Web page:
You can see what becomes of q-layout in chrome inspector.
Screen Shot 2020-11-09 at 16.19.17.png
If you use q-layout (you are using Quasar) you will have to put elements inside it which are compatible with q-layout. It only make sense that way.
As you found out a single un-styled div isn’t compatible. While it isn’t impossible to make it compatible … you will likely going to rebuild q-headerin the process. And this extra work you are doing for what ?
So the options are
a, Style your custom component so it is compatible with q-layout.
b, Create your own layout and not use q-layout. I think you will miss out on a lot. q-drawer to start with. Unless of course you make your layout compatible with q-drawer.
c, the best IMO is to use q-layout with the already provided compatible elements after all why reinvent the wheel.
Hi dgk. Thanks for the input and feedback. If I may ask, would you be interested in creating an RFC for your thoughts to improve Quasar in terms of Design/ Styling/ Theming for v2.0? Don’t keep yourself reduced to this situation, but go “hog wild” in imagining a new way of designing with Quasar.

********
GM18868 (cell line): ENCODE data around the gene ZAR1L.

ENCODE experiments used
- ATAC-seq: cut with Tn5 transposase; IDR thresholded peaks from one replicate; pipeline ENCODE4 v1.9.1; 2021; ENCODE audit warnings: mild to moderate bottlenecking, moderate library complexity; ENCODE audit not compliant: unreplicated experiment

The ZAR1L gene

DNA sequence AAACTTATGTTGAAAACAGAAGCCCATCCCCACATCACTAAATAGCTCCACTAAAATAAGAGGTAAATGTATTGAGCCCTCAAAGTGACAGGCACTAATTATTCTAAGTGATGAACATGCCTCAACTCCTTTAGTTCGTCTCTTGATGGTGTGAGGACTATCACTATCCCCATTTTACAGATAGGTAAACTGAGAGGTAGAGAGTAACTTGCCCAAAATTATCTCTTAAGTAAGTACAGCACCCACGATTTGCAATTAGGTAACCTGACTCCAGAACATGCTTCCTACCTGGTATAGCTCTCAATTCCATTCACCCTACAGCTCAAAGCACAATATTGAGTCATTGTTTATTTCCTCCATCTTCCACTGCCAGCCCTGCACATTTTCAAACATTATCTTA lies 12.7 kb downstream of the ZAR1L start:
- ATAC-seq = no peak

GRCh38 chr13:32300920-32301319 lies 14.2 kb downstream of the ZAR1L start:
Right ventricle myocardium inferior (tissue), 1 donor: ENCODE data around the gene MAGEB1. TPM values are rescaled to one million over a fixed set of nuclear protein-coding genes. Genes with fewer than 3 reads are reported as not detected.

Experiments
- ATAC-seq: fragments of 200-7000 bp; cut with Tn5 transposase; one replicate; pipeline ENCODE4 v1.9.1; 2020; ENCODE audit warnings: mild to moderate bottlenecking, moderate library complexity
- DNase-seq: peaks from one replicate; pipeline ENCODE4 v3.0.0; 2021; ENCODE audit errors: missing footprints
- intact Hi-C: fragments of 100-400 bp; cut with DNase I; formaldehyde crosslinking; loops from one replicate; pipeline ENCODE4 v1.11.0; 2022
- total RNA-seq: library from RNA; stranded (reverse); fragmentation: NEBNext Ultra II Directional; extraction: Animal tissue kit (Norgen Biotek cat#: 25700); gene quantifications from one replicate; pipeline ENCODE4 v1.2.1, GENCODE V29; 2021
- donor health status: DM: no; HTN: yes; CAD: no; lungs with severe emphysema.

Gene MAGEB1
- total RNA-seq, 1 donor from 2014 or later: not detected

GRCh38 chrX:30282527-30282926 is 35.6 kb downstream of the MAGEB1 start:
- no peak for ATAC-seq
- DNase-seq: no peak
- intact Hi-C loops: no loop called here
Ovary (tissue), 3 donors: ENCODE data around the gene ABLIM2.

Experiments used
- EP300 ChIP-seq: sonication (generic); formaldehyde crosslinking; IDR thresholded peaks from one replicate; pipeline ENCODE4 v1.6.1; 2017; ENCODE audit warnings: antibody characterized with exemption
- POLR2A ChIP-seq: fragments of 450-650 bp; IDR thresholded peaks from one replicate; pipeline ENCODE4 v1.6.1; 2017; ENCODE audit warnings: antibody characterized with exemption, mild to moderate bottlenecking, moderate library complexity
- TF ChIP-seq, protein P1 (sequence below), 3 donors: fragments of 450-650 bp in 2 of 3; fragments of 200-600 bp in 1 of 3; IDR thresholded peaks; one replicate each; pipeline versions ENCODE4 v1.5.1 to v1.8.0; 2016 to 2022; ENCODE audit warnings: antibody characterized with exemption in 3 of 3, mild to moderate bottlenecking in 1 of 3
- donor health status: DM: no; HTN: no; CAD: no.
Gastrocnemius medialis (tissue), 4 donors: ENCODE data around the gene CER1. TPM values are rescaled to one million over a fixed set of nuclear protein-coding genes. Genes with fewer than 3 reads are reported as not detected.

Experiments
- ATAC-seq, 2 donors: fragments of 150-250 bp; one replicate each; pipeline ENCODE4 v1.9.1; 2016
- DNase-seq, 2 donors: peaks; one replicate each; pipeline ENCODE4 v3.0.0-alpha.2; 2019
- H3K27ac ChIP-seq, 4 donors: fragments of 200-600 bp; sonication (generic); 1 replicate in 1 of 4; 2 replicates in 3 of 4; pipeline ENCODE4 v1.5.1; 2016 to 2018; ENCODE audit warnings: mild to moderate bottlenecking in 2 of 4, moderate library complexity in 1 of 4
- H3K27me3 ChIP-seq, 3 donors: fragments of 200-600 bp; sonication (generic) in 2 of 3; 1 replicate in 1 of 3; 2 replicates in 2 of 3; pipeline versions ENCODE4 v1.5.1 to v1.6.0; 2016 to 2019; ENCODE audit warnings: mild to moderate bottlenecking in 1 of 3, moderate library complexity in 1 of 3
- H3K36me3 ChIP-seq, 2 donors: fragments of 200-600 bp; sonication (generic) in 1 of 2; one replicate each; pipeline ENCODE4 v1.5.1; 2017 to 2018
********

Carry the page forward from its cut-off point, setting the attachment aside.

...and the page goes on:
This is just me, but my wish would be that components aren’t styled in any one way to begin with. But rather, they are first “styleless”. Then, there would be a “core Design” that can be added to your app (i.e. Material, Bootstrap, Tailwind, etc.). Then there would be a “Theme” choice or even set of choices that can be added. But, that is just me and my ideas. I’m not a designer. 😁
We can continue this discussion here, if you’d like. I guess bottom line is, this suggestion more than likely won’t be done. But, for v2.0, we can make designing in Quasar even better.
Ok, so … if we could make WebPack build the two themes as two separate css bundles, we could load these after platform detection ?
I tried to do this (separating the css file from the main bundle), as we like our customers design requests separate from the main logic, but at the moment we let the http server do the mapping of these files.